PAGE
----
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INY Harrison Methodist Church in Pineville, N.C.,

By Jeffrey Selingo, from the New York Times of December 28, 2000.

TINY Harrison Methodist Church in Pineville, N.C., welcomes visitors from around the world, sometimes several times a week. They're Web surfers from as far away as New Zealand who request prayers by using a standard form on the church's site. The prayer request is then zapped to a church volunteer, who offers a prayer and then writes a personal reply to the visitor.

Such spiritual outreach wouldn't be possible for a church the size of Harrison without the Internet, said Bill Sample, the church's volunteer Webmaster, who suggested starting the site five years ago. The church has 700 members and an annual budget of $285,000.

"We're a church in Pineville, N.C.," Mr. Sample said, "and now we could reach out to people in Indiana or India who are dealing with divorce or a loved one diagnosed with an illness."

The Pineville church is not alone in the religious cyberworld. A report released last week by the Pew Internet and American Life Project found that churches and religious leaders were using the Internet in many of the same ways as everyone else: to post information, recruit new members and communicate with colleagues around the world.

"I knew going into this that some churches were going online and so we would be finding some degree of usefulness," said Lee Rainie, the director of the Pew project, which studies the social impact of the Internet. "But it was surprising to me how intense the response was and how broadly churches are using the Internet."

The group surveyed 1,309 congregations in 49 states that responded to an online survey. Eighty three percent of respondents said that the Internet had helped congregational life. The 471 rabbis and ministers who responded to the survey said they used the Internet like a vast library, retrieving information for services or educational programs. In particular, the study found that e- mail had helped church and clergy members stay in touch.

The Rev. Don Stein, pastor of Calvary Lutheran Church in Whitewater, Wis., said e-mail had made it easier to reach students at the nearby University of Wisconsin at Whitewater. Mr. Stein said students on the campus regularly sent e-mail to him about spiritual issues, life concerns or general religious questions.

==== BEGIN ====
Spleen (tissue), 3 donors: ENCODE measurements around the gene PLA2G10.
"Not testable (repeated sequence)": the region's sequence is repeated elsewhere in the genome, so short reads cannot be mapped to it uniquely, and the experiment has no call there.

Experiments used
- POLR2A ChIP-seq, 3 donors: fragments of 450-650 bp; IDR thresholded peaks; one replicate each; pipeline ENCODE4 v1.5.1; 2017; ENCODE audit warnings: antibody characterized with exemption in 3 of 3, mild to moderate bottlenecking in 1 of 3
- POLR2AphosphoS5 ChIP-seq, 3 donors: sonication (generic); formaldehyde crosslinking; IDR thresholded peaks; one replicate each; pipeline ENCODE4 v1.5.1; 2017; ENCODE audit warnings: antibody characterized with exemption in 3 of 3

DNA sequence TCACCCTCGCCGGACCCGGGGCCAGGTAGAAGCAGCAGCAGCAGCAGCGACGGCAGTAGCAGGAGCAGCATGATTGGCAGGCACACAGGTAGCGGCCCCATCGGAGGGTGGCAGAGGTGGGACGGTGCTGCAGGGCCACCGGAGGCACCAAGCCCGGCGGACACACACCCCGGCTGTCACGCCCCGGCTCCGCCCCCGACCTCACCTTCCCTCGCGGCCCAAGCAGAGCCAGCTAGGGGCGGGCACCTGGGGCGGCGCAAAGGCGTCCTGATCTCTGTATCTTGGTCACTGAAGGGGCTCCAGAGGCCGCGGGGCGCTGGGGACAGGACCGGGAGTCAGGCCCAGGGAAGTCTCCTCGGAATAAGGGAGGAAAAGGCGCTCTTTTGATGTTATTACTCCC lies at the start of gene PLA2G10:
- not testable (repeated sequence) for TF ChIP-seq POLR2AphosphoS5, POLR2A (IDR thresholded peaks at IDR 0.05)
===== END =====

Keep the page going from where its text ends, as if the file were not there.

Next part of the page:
"Before e-mail, it was really difficult to talk to students because the dorms would be locked or they wouldn't be there," Mr. Stein said. "Nothing is as good as talking to them face to face, of course, but students are much more comfortable with e-mail."

Students, as well as other newcomers to the college town, also discover the church through the Web before they arrive, Mr. Stein said. Mr. Rainie said that the "church shopping experience" seemed to be migrating from the Yellow Pages to the Web. "It's quite appealing to people that they could get a sense of the church architecture and minister online," he added.

Most church Web sites have a simple design, perhaps reflecting the ad hoc nature of their creation, which is usually by one or two volunteers, the survey found. Many church sites post sermons and bulletins, link to faith-related sites or share photos of congregational events. But some church sites have become a lot more sophisticated.

First Community Church in Columbus, Ohio, for instance, offers streaming video and audio samples of its services. The Greek Orthodox Cathedral of the Annunciation in Atlanta offers a virtual tour of the church and welcomes visitors with organ music. St. Stephen Catholic Church near St. Petersburg, Fla., has an e-mail directory of members and offers electronic religious greeting cards.

Over all, the survey had its limitations, Mr. Rainie said. It's not scientifically accurate, he said, because there is no single registry of congregational Web sites from which to draw a random sample. Major religious organizations like the Roman Catholic and Southern Baptist churches do not operate portals listing church Web sites. As a result, the survey is skewed somewhat toward the United Methodist and Lutheran churches, which were easier to find and made up about 52 percent of the sample.

Although individual church sites may generate very little traffic — some had only a few hundred visitors in the last year — the audience for online spiritual growth is immense, according to an ongoing phone survey by the Pew Internet project. Some 21 percent of Internet users, between 19 million and 20 million people, have searched online for religious or spiritual information. That's more people than have used online banking (18 percent), participated in online auctions (15 percent) or used online dating services (15 percent).

But even religious leaders who use the Internet say they have mixed feelings about it as a spiritual instrument. The Rev. Charles Emery, pastor at Calvary United Methodist Church in Villa Park, Ill., compared the Internet with televangelism. "We have to guard ourselves so we don't allow the tool to become the means of really connecting," he said. "Church is not a spectator sport. It really is a community."

Mr. Emery said the Web could furnish an important community link. For instance, several members of the Villa Park church spend the winter in Florida and the Web site allows them to keep up to date on church happenings, Mr. Emery said.

"It's the older people getting much more caught up in this," Mr. Emery said of his 240 church members. "I'm not sure young people are hitting the church sites that often. They're probably downloading music."

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